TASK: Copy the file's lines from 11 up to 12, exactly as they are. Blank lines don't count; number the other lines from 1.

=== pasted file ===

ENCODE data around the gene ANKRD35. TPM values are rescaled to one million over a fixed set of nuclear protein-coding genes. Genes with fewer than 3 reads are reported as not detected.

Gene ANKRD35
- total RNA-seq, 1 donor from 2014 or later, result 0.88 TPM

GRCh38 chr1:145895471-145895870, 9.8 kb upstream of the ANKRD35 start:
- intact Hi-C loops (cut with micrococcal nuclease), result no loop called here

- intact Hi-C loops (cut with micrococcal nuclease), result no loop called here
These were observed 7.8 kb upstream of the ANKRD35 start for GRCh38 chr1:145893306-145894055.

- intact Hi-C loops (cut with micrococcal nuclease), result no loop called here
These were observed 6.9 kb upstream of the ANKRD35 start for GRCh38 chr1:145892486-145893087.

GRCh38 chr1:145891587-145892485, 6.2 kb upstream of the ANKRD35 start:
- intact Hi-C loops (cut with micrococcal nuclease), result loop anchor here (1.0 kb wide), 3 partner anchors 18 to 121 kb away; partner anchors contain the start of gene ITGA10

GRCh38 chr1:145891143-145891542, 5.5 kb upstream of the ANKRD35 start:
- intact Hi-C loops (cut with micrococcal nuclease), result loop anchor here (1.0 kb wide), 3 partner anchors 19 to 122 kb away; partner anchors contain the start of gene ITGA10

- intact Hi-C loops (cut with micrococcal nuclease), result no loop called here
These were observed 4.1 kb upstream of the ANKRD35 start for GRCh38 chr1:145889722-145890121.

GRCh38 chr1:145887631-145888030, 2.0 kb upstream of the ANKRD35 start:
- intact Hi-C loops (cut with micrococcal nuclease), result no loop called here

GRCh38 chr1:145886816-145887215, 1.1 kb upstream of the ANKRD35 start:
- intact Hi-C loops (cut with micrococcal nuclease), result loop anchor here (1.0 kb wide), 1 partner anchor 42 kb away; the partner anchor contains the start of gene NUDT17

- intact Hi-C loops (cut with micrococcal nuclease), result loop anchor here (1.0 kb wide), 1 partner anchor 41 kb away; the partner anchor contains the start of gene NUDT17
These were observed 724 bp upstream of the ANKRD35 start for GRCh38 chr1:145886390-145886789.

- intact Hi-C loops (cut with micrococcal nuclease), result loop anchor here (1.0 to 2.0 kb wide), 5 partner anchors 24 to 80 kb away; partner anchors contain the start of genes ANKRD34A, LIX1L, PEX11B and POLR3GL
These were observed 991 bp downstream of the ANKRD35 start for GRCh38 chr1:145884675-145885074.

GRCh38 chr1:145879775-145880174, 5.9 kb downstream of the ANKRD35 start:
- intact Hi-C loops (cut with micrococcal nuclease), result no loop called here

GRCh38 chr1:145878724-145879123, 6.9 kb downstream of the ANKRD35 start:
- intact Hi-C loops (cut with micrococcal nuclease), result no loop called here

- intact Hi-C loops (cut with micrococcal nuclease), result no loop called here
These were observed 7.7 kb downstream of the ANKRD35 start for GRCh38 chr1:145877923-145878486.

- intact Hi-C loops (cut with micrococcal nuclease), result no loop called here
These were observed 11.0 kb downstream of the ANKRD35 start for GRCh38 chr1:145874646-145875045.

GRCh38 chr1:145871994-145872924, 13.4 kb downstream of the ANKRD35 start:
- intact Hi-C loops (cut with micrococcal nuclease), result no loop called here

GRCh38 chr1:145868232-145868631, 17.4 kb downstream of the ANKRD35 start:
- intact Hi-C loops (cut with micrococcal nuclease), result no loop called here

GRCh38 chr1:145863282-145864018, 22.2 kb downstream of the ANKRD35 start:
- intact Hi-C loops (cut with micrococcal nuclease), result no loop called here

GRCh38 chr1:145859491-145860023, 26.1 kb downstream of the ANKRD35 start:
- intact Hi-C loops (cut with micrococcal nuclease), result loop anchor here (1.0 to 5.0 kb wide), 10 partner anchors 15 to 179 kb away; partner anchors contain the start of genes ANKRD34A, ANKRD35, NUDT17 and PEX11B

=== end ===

- intact Hi-C loops (cut with micrococcal nuclease), result loop anchor here (1.0 kb wide), 3 partner anchors 18 to 121 kb away; partner anchors contain the start of gene ITGA10

GRCh38 chr1:145891143-145891542, 5.5 kb upstream of the ANKRD35 start: